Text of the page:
Have you ever run into a real snag when writing a story, a chapter, a scene? Or an essay, a poem or a how-to article? Of course you have. It's a part of our writing journey. We hit potholes more often than we'd like.
The bigger question is this--What do you do when you run into a problem that appears to be a wall so high you think there is no way to climb over it? There are choices that need to be made when this situation occurs. You can do any of the following:
- sit down in the road and cry like a two year old who has been told NO or is too tired to go on
- give up writing
- back up and think about the problem for a few minutes
- give up after that few minutes because the answer did not suddenly appear
- spend some real time thinking about the problem, make a list of possible ways out, then put it aside for a day or two
- ask for help from another writer (they sometimes see more clearly than the writer)
- take a detour--eliminate the problem situation altogether
- use a large dose of perseverance and keep working until you've found a workable solution
- walk away from the problem; come back when you're not so frustrated
In my younger years, I enjoyed sewing and making clothes for my daughter. Reading and interpreting pattern directions sometimes brought problems. I'd try to do what it appeared to say but it didn't always work. With each successive try, I'd rip out the former stitches and do it again. I learned that it was better to walk away and come back later in the day, or even the next day. So often, what seemed so difficult suddenly appeared to be just a step by step process to success. It was a good lesson for me when I started writing. If it doesn't work at first, step away; come back later and the answer could be crystal clear.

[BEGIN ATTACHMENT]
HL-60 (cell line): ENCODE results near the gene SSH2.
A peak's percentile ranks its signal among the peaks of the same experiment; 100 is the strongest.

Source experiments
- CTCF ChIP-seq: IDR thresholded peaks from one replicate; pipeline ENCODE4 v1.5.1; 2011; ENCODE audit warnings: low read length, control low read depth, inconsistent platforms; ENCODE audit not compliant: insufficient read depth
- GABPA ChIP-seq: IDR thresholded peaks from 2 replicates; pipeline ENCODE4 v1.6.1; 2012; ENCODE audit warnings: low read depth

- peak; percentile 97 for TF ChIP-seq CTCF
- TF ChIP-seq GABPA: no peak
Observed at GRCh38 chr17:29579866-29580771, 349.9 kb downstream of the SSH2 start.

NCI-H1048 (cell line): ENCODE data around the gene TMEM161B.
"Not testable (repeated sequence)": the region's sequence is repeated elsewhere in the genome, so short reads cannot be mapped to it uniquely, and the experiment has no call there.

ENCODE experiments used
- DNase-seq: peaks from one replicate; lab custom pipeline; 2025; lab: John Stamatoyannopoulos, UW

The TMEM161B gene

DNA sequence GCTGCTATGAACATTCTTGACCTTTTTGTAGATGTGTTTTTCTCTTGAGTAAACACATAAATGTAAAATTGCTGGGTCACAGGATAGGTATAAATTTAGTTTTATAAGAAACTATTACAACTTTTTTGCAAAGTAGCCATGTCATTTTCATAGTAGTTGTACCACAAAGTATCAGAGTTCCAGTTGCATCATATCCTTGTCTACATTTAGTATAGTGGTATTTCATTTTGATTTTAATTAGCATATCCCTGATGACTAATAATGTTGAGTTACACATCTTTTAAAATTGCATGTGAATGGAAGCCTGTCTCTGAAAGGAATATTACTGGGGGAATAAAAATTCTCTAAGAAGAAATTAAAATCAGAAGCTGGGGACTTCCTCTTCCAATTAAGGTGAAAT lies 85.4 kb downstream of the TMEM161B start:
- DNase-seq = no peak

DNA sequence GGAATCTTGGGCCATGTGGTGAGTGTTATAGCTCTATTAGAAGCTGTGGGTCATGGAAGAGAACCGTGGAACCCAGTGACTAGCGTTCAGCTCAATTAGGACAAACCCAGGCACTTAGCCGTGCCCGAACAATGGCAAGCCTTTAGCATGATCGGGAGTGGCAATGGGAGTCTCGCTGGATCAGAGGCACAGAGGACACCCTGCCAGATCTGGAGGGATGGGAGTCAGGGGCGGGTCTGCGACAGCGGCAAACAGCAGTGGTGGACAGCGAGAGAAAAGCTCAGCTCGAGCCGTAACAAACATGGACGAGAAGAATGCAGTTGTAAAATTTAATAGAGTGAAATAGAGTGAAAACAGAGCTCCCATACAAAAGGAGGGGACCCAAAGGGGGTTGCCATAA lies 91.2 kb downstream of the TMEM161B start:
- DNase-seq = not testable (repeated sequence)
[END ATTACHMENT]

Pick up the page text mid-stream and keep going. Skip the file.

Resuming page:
Giving up is easy and persevering can be tough. If you do persevere and work your way through a problem area in your writing, you'll come out the winner. Remember that perseverance and patience are buddies in your writing life. They walk the path with you, hand in hand.